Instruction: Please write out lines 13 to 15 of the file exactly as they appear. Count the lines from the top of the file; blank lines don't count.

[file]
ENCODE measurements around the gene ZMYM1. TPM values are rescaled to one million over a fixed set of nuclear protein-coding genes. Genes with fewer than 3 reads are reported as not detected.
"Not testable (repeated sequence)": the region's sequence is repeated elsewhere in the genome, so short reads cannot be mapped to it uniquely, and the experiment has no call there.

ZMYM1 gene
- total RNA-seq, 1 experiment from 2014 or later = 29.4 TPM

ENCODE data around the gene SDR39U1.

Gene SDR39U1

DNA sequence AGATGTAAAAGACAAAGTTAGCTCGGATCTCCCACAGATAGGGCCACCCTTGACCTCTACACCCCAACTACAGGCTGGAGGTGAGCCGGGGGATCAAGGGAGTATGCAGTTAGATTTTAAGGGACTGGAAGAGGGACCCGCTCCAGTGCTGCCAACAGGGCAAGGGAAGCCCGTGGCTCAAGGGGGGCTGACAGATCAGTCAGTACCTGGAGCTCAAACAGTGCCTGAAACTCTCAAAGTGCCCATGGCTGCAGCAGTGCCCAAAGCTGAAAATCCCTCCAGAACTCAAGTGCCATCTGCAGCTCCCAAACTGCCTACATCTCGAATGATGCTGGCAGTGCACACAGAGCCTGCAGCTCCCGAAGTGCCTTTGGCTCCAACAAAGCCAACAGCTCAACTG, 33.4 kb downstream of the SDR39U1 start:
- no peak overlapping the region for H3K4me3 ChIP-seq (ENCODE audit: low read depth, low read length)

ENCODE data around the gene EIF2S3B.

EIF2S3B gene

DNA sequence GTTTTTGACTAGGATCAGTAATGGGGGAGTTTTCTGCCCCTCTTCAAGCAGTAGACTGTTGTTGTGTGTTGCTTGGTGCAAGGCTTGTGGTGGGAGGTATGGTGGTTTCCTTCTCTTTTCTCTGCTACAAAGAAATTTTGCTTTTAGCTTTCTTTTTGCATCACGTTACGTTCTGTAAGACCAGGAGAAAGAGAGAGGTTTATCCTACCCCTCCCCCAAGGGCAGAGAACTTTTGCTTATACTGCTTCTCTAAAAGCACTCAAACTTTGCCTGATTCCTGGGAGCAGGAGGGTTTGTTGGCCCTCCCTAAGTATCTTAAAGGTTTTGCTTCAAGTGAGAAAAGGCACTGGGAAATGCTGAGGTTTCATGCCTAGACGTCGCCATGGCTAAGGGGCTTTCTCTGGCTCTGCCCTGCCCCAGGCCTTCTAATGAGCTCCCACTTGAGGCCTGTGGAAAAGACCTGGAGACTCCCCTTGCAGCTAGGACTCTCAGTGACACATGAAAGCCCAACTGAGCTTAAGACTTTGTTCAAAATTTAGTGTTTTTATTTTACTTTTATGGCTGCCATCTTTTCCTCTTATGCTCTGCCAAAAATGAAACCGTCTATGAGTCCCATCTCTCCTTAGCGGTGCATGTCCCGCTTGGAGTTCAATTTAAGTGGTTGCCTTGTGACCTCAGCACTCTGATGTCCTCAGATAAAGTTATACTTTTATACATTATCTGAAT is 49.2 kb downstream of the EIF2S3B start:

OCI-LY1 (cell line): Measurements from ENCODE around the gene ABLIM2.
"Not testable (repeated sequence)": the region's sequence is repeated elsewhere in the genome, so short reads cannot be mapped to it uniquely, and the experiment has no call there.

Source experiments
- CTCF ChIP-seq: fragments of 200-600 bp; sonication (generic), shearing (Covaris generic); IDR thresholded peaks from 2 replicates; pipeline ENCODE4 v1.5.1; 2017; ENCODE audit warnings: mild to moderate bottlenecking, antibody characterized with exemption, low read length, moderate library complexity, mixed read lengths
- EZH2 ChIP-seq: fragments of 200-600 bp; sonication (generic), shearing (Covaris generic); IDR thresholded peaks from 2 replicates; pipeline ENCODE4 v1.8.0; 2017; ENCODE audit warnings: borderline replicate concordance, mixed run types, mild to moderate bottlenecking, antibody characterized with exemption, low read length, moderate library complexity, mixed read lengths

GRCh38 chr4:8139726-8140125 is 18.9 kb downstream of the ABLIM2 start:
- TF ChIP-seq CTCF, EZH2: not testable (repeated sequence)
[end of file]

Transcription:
"Not testable (repeated sequence)": the region's sequence is repeated elsewhere in the genome, so short reads cannot be mapped to it uniquely, and the experiment has no call there.

Source experiments
- CTCF ChIP-seq: fragments of 200-600 bp; sonication (generic), shearing (Covaris generic); IDR thresholded peaks from 2 replicates; pipeline ENCODE4 v1.5.1; 2017; ENCODE audit warnings: mild to moderate bottlenecking, antibody characterized with exemption, low read length, moderate library complexity, mixed read lengths